If your molecules have some conformational problem (too short and too long distances), try to avoid using formats that atom connectivities are not complete. For example, in parmchk, ac and mol2 formats are better choices than prepi and prepc.
Is the input file in pdb format? pdb format sometimes is tricky, please make sure that there is no space in the residue name field and the residue name field should has less than five characters. Please also make sure that the "." in the coordinate fields be in the same places as the Protein Data Bank pdb files do.
Tips on running bondtype :
- If you think the bond types in mol2 files are correct (according to sybyl mol2 definition), you may choose "-j part". With this option, all aromatic bonds are set to "10" and aromatic single and double bonds are not discriminable. If is OK if one just wants to assign am1-bcc charges since all the parameters for aromatic single (7) and double (8) bond types are identical.
- If you are not sure the bond types in mol2 files are correct or the input file is an ac file, it is recommended to use the defult option "-j full"
- Bondtype works for most of organic molecules that are made of C, N, O, S, P, H, F, Cl, Br, I. It may not work well for high-charged molecules and molecules with too many unusual valence states. However, the improved version can handle many difficult molecules and it even works for a molecule like this (the labeled atoms have non-zero formal charges and the net charge is -3.0).
- If program error happens, you may
- double check the structure (the connectivity) and/or
- adjust atom valence penalty parameters in APS.DAT, and/or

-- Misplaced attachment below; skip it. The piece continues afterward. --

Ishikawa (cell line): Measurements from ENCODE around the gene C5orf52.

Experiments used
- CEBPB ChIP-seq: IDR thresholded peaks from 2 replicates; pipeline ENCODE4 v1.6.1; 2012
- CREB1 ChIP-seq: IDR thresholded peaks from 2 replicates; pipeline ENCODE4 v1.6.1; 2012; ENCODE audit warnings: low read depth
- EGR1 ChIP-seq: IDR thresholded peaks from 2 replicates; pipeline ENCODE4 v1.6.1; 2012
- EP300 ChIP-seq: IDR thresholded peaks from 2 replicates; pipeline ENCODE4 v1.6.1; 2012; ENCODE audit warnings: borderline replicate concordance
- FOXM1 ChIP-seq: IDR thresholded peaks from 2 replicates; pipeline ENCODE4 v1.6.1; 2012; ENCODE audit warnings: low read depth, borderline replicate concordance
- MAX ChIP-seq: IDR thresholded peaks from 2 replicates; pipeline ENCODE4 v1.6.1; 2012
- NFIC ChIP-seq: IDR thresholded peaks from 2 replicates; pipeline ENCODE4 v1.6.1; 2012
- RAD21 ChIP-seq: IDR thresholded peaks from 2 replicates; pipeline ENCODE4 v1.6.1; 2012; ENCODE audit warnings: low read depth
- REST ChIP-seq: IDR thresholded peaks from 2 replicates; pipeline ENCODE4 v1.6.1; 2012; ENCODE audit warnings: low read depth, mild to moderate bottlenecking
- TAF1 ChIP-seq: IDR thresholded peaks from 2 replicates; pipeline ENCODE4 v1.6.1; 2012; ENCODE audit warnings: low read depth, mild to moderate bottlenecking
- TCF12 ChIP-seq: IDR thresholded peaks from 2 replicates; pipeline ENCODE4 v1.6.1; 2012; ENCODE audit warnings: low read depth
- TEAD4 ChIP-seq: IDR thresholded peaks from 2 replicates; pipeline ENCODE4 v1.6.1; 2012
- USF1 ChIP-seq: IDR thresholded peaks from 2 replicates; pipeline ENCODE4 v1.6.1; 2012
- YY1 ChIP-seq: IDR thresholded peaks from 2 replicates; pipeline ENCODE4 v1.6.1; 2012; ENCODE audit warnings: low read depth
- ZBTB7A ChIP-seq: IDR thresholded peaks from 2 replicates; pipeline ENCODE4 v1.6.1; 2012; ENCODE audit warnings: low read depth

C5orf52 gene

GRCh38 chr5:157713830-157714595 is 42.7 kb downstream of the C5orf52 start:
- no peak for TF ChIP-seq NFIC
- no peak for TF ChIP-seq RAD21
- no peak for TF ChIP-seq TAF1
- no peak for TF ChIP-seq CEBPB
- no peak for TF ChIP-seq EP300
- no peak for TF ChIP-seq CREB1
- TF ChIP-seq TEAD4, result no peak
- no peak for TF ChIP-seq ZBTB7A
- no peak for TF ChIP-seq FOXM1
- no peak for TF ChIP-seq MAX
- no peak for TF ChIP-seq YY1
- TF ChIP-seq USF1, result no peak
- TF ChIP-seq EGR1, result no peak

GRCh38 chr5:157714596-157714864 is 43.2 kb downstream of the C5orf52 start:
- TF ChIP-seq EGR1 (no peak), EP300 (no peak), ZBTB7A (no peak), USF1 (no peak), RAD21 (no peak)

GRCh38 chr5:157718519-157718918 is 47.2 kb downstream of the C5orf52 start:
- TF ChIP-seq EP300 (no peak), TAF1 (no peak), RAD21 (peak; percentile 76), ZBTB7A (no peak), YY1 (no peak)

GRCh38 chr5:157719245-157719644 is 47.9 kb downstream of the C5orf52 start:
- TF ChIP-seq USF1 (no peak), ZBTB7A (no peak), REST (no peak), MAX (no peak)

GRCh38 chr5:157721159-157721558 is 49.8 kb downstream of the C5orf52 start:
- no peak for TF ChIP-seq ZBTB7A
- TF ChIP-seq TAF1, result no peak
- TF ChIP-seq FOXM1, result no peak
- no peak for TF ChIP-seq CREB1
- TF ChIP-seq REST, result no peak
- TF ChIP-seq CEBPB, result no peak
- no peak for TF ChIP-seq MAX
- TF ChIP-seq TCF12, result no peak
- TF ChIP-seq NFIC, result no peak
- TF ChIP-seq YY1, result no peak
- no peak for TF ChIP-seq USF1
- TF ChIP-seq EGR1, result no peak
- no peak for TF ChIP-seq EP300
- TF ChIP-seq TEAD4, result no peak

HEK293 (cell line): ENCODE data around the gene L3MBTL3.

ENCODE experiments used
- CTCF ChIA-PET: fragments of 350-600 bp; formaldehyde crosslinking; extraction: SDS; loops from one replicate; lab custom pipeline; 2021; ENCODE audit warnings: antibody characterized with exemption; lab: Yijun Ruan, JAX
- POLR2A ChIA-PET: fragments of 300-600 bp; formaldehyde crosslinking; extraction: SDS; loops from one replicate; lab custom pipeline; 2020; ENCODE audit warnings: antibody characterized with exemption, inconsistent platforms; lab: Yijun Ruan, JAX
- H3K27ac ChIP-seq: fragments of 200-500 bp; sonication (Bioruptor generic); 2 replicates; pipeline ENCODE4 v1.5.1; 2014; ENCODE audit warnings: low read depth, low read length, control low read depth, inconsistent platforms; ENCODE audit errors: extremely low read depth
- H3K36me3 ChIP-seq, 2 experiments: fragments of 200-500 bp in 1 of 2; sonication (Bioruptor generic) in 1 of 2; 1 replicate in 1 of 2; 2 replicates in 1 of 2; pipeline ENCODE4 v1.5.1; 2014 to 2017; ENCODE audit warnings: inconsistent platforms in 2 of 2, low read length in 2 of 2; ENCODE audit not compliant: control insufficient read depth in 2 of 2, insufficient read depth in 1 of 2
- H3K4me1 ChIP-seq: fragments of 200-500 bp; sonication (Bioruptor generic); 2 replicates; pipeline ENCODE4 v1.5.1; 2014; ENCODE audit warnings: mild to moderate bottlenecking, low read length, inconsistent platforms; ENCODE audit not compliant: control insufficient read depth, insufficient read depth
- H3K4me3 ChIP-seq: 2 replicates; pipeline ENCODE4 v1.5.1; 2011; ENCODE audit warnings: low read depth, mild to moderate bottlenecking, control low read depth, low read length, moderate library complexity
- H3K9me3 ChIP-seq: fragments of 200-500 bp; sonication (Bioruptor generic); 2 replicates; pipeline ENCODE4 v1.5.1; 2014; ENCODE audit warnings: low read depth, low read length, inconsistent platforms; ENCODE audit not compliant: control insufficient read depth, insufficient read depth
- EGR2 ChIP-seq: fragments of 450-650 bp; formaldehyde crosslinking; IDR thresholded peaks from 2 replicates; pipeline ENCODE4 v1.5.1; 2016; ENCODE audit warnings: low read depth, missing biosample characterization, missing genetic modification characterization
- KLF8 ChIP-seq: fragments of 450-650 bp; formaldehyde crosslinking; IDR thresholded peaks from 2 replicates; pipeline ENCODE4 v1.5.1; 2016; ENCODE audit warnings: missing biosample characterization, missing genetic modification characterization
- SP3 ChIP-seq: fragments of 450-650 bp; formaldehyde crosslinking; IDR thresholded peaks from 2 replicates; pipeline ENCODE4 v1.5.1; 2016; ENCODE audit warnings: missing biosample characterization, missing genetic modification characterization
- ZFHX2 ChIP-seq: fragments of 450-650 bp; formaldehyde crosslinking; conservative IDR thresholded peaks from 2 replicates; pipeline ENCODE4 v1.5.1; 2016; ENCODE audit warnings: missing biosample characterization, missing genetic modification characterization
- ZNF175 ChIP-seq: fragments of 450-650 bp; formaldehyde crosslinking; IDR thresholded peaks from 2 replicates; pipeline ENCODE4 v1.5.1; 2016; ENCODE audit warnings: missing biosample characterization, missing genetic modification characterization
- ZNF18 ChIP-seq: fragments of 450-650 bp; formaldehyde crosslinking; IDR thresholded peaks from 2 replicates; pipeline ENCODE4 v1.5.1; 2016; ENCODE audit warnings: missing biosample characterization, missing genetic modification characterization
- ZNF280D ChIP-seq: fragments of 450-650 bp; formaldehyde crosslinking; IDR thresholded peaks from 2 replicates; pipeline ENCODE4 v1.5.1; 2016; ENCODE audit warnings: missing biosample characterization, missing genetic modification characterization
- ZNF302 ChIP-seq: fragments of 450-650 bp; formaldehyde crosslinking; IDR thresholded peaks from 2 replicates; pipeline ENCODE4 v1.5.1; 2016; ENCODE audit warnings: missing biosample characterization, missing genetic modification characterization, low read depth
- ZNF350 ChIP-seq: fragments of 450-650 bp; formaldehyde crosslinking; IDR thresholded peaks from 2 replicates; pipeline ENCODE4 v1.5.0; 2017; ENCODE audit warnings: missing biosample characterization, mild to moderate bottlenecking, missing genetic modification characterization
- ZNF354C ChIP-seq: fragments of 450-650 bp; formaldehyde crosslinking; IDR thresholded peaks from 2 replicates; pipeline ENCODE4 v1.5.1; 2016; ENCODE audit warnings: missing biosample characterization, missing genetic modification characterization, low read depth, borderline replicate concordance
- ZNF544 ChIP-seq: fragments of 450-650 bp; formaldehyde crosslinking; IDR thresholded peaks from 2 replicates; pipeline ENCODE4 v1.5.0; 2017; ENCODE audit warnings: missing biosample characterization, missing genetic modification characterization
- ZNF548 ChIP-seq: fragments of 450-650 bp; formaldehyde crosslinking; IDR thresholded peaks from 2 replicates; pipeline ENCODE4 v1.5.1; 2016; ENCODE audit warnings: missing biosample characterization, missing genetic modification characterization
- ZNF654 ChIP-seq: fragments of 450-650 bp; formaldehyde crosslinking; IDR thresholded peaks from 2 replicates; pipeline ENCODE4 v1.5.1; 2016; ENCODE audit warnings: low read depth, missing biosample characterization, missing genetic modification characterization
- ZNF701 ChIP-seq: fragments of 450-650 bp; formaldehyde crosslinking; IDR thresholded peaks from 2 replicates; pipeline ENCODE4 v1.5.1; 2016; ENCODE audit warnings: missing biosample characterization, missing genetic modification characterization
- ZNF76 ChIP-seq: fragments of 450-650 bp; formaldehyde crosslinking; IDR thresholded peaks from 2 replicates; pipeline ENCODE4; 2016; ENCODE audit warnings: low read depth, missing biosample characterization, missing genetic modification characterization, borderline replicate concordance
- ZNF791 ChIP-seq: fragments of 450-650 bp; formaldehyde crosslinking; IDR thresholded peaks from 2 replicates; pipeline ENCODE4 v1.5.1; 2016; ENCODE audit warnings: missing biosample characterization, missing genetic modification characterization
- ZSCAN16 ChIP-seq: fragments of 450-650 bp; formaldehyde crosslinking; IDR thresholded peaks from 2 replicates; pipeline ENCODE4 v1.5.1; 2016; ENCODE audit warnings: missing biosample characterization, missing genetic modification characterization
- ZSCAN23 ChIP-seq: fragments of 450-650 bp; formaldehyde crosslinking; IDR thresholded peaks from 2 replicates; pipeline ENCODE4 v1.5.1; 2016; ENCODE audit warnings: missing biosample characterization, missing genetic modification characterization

- increase MAXVASTATE and PSCUTOFF (Be caution, apply a large value will make the calculation very slow!) in define.h and recompile bondtype.C
Tips on running espgen :
Sometimes the coordinates are directly extracted from a pdb file of a biological system and they have many digitals (such as XXX.XXX).The electrostatic potentials produced by Gaussian may not have space to separated two numbers. If this happens, espgen fails to run. To solve this problem, one may centralize the molecule by using the "translate" command and save the translational vectors. After the resp charges being generated, one may restore the original coordinate system with the "translate" command.
If you still have some trouble ....
You may manualy revise some troublesome intermediate files and run separated programs one by one. For example, instead of run
a single antechamber command ( antechamber -fi pdb -fo prepi -i input.pdb -o output.prepi -c bcc -at gaff -j 4 ) to convert an
pdb to prepi file with am1-bcc charge, gaff atom type,
You may run several separated commands to achieve your purpose:
antechamber -fi pdb -fo ac -i input.pdb -o input.ac -c mul
am1bcc -i input.ac -f ac -o input.ac -j 4
atomtype -i input.ac -o input.ac -p gff
prepgen -i input.ac -f prepi -output.prepi
If you cannot solve the problem yourself, please report program failure to Junmei Wang at firstname.lastname@example.org